The first anthology of prose and poetry was `MY LOVELY NATIVE LAND’ edited by Arthur and Elma Seymour in 1971. This collection may be the first to be published abroad - Longman Caribbean Publishers.
The first anthology of women writers was `GUYANA DRUMS’, published in 1972 with poems by Syble Douglas, Pat Cameron, Sheila King, Evadne D’Oliveira, Mitzie Townshend and Shana Yardan.
The country’s greatest anthologist was A. J. Seymour who was responsible for about a third of the country’s anthologies. His first anthology was `FOURTEEN GUIANESE POEMS FOR CHILDREN’, published in 1953 in a story book fashion that you could read in one of his autobiographies. One year later, he followed that up with `THE KYKOVERAL ANTHOLOGY OF GUIANESE POETRY’, devoting a whole issue of the literary journal he started editing in 1945.
In 1961, Seymour produced `THEMES OF SONG’, a collection of forty five poems, requested by the then Minister of Education, Honourable Balram Singh Rai to mark the conclusion of National History and Culture Week 1960. This collection holds the distinction of been a national bestseller with the sale of 5000 copies!
As mentioned before, anthologies mark certain periods in the history of a country. After the country gained its independence from Britain in 1966, Guyana was able to boast some eight anthologies in the next ten years.
In 1968, Donald Trotman produced `VOICES OF GUYANA’. About this period `STORIES FROM GUYANA’ surfaced.
In 1971, Arthur Seymour teamed up with his wife, Elma, to produce, `MY LOVELY NATIVE LAND’.
`GUYANA DRUMS’ came out in 1972. Then in 1973, Elma Seymour edited `SUN IS A SHAPELY FIRE’. In 1974, the Progressive Youth Organisation (PYO), youth arm of the PPP, published `FOR THE FIGHTING FRONT’ to mark its 8th Festival Congress.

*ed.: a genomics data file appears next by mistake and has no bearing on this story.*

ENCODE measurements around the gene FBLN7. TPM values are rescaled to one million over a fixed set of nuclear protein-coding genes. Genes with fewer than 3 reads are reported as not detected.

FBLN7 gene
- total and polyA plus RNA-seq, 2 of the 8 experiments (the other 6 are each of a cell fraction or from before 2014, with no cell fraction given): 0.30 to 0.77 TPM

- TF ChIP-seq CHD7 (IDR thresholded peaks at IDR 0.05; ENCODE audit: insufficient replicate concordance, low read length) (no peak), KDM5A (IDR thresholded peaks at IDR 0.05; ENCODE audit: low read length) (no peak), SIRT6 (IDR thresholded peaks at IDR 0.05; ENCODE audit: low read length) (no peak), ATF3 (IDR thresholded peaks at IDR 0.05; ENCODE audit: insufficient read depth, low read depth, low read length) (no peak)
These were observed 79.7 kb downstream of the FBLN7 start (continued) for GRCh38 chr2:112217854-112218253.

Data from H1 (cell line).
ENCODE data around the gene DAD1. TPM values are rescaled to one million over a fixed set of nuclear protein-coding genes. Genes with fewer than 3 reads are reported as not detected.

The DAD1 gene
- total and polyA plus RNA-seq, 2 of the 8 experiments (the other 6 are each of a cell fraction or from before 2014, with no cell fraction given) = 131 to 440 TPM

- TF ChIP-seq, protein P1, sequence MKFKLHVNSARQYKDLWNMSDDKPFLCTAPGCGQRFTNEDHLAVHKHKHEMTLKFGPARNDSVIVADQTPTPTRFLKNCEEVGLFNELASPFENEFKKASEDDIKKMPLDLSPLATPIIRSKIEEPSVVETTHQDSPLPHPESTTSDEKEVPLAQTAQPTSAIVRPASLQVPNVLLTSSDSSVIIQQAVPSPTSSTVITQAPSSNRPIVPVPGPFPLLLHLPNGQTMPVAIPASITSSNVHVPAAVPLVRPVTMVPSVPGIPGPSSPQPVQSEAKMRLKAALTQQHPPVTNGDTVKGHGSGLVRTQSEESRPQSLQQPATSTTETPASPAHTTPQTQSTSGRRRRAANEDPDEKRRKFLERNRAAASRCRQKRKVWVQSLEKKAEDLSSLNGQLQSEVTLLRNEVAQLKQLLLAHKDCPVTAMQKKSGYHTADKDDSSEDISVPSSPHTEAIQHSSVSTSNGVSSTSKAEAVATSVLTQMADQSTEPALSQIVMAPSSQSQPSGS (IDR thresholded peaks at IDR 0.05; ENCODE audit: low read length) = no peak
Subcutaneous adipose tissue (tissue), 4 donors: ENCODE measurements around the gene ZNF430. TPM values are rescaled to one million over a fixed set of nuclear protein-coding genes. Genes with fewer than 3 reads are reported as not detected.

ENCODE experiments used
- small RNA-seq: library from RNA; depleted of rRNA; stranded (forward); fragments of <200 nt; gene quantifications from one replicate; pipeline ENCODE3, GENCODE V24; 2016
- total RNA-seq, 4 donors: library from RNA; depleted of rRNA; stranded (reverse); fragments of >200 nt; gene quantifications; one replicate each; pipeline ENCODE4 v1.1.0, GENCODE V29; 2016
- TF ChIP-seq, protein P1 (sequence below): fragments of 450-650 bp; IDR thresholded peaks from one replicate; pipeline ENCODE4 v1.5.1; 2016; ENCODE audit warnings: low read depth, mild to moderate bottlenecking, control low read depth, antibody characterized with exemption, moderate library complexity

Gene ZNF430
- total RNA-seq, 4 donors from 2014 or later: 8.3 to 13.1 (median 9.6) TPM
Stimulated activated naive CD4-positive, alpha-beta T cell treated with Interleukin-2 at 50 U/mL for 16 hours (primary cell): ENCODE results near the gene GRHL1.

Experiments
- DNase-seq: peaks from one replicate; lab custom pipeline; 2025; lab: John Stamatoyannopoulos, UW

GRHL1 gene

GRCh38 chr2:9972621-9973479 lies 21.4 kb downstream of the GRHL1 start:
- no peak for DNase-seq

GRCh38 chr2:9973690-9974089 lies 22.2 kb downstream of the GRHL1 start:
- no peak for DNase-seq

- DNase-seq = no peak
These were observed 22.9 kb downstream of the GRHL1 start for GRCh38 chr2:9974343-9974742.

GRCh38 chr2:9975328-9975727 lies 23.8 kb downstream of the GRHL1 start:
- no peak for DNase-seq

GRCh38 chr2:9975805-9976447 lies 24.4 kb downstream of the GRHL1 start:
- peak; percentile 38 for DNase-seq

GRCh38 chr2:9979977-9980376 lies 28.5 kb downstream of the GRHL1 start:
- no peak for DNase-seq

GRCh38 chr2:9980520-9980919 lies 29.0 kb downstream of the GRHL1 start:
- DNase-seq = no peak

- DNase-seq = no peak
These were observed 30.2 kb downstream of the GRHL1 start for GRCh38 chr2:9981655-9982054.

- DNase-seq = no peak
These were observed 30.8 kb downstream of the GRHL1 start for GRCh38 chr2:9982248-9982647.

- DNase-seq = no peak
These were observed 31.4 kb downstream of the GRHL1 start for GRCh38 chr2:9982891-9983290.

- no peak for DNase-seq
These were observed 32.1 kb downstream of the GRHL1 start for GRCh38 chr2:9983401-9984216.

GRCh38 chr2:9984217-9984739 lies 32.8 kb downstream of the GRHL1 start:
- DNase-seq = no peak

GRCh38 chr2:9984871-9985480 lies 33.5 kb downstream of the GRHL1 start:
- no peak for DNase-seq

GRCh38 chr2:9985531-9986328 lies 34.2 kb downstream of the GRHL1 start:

To mark our tenth anniversary of Independence, the National History and Arts Council produced, `INDEPENDENCE TEN, GUYANESE WRITING 1966-1976’.
In December 1976, the National History and Arts Council produced `TWENTY FOUR STORIES’ to mark the successful staging of one of its creative writing courses. This author graduated from that session with a short story entitled, ‘After the Storm’.
After the 1980s, other anthologists surfaced with the most prolific been Roopnandan Singh who edited and published in 1997, `SKY DANCE’ an Anthology of Poems by Guyanese of Indian Ancestry, followed by `ETERNAL QUEST’ in 2000, `JUST A NUMBER’ in 2001, `CRAB-MAN’ in 2003 and others.
In 1986, Laxhmi Kallicharan produced `HRAADANJALI’ Kampta Karran in 1991 produced `AN INTRODUCTION TO THE POETRY OF THE EAST INDIAN DIASPORA 1901-1991’.
`THEY CAME IN SHIPS’, An Anthology of Indo-Guyanese Prose and Poetry, selected by Lloyd Searwar, Ian McDonald, Laxhmie Kallicharan, and Joel Benjamin was published in 1988 to mark 150th anniversary of the arrival of East Indians from India to Guyana.
And the list goes on. But to round off this article, mention must be made of anthologies edited by Guyanese in the Diaspora like those by O. R. Dathorne, Frank Birbalsingh, Victor Ramraj, John Agard and Grace Nichols.
As Guyana celebrates its 40th independence anniversary, we could look back with pride to the wonderful literary heritage shaped by our anthologies of prose and poetry.